Spring is here, the time of renewal and joy, but I've got a bee in my Easter bonnet! There are a few things I'd like to say.
First, to the lady trying to back her SUV out of its parking space in the Shoprite parking lot: if you can't handle a monster truck, why are you driving it? Perhaps, if you had put two hands on the steering wheel instead of holding a cell phone in one hand, you could have maneuvered your vehicle more skillfully. And if you had put the cell phone down, you wouldn't have driven straight toward me on the wrong side of the road.
To the driver who made a U-turn on Route 35 from the south-bound lanes into the north-bound lanes: are you kidding? There's a reason New Jersey has cloverleaf turns and jug handles.
To the woman talking on a blue-tooth in the supermarket: if you leave your shopping cart in the middle of the aisle and stand talking aloud in front of the canned vegetables, customers (like yours truly), who can't see the blue-tooth hidden by your wild hairdo, might think you're in la-la land conversing with the peas and carrots.
To the elderly lady shouting epithets at another woman who caused a traffic jam of shopping carts in the market: the only thing more unattractive than a young lady cursing is a an older woman, who should know better, doing the same.
To the gentleman conducting a loud cell-phone conversation on line in Jersey Mike's: the cashier does not care what movie you want to see this evening or your opinion of Zero Dark Thirty. She wants your full attention in order to keep the line of customers moving swiftly. More importantly, she deserves your respect.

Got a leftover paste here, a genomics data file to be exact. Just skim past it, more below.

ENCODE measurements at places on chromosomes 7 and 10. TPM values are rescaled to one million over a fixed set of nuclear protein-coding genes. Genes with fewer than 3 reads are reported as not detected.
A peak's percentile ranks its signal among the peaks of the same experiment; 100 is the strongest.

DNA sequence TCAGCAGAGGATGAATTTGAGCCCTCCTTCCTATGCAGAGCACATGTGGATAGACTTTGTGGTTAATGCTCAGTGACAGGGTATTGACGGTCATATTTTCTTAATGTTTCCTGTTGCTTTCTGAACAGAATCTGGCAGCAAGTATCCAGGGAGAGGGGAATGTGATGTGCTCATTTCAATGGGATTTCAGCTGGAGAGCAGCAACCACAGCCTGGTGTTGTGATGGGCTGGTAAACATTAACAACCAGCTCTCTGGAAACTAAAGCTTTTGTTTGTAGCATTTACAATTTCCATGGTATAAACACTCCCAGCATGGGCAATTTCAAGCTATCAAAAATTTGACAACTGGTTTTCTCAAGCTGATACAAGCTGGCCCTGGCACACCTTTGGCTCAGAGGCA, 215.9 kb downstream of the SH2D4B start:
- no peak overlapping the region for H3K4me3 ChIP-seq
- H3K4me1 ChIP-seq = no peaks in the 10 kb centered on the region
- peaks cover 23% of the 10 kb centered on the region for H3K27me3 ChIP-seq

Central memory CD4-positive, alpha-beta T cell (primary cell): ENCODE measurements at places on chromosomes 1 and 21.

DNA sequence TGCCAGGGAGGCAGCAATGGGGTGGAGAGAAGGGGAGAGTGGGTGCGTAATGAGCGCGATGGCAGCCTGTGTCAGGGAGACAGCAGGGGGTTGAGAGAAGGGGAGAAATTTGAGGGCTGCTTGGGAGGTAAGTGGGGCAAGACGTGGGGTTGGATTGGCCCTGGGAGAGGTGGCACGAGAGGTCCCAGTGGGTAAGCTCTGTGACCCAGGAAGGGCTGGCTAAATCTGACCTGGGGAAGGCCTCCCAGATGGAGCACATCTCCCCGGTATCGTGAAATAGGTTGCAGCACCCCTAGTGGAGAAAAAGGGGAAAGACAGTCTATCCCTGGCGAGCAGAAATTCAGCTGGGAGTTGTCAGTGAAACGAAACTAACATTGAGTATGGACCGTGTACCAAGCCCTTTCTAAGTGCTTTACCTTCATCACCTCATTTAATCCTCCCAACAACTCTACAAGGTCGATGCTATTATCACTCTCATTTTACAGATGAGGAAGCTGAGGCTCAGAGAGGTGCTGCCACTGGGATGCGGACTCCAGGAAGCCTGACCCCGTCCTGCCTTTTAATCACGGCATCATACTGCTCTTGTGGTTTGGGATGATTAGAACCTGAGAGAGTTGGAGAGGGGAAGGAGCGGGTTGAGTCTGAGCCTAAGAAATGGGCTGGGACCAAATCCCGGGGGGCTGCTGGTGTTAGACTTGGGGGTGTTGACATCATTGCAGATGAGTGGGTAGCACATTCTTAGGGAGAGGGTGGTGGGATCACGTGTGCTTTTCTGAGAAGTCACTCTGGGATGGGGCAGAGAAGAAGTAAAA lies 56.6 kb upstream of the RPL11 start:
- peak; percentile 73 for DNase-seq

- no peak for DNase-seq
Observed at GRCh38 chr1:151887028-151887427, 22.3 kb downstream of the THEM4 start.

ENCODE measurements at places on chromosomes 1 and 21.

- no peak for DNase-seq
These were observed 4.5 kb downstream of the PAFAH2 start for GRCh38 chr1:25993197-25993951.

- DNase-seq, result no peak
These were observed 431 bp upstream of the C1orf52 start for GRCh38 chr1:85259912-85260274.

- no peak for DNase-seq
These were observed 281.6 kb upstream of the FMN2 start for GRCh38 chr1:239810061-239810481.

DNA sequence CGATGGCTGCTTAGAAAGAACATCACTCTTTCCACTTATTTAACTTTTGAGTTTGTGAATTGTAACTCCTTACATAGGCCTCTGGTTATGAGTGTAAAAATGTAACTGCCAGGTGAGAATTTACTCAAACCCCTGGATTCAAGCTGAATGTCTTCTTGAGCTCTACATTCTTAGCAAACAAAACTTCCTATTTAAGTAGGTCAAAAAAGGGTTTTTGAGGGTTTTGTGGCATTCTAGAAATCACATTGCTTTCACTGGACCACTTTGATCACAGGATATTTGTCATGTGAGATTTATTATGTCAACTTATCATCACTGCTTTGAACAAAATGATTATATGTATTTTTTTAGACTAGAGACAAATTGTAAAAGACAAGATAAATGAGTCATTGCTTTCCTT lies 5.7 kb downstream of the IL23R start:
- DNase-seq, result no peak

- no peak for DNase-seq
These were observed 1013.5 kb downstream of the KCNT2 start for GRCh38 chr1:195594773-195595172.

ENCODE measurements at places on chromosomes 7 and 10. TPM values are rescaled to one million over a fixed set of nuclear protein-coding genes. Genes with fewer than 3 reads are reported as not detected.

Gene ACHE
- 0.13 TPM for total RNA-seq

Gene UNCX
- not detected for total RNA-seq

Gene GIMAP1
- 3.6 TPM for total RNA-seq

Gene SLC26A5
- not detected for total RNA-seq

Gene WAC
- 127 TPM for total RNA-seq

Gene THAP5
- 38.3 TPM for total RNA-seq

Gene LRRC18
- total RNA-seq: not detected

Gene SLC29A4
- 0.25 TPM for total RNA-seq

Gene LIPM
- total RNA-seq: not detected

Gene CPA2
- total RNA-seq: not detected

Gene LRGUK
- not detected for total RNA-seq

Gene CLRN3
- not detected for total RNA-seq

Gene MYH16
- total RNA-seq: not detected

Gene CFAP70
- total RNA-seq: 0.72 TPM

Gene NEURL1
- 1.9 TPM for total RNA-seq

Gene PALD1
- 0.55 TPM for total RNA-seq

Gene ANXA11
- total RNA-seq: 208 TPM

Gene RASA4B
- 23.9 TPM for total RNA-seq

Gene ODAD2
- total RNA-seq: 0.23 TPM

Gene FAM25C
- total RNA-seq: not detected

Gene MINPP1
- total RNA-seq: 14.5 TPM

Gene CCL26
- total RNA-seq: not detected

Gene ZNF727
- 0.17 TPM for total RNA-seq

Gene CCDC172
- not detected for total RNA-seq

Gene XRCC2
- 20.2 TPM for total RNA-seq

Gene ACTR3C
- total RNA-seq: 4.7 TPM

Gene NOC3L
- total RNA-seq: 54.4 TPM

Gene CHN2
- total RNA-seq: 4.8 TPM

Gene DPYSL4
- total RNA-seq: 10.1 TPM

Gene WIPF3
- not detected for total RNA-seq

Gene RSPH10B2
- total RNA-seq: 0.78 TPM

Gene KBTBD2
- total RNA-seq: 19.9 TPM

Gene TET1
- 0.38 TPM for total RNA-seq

To the preachers on television's latest reality series, “Preachers' Daughters”: don't you feel the slightest bit hypocritical professing the desire to shield your daughters from the temptations of society while accepting money to allow the world to watch their wayward path? Obviously, as parents (and preachers), you're on a wayward path of your own. (For the record, I do not watch this trash. Its repetitive commercials are quite enough for me, thank you.)
To the worker who painted the sign (“My Dog Can't Hold It's Liquor): please check your dictionary for the difference between “it's” and “its”. To the person who purchased the sign and hung it in her house for nearly six months before noticing the error: stop your impulsive buying. (For the record, that person is me!)
To the manufacturers of jelly beans: if you can market separate bags of black jelly beans, why not orange jelly beans? Some picky candy eaters (no names, please!) only eat orange and black jelly beans.
To Mother Nature: take a vacation! I've had it with winter; I long to see daffodils, tulips, and sunshine!
Whew! I feel much better now that I've gotten all that off my chest! Sometimes, a gal just has to vent!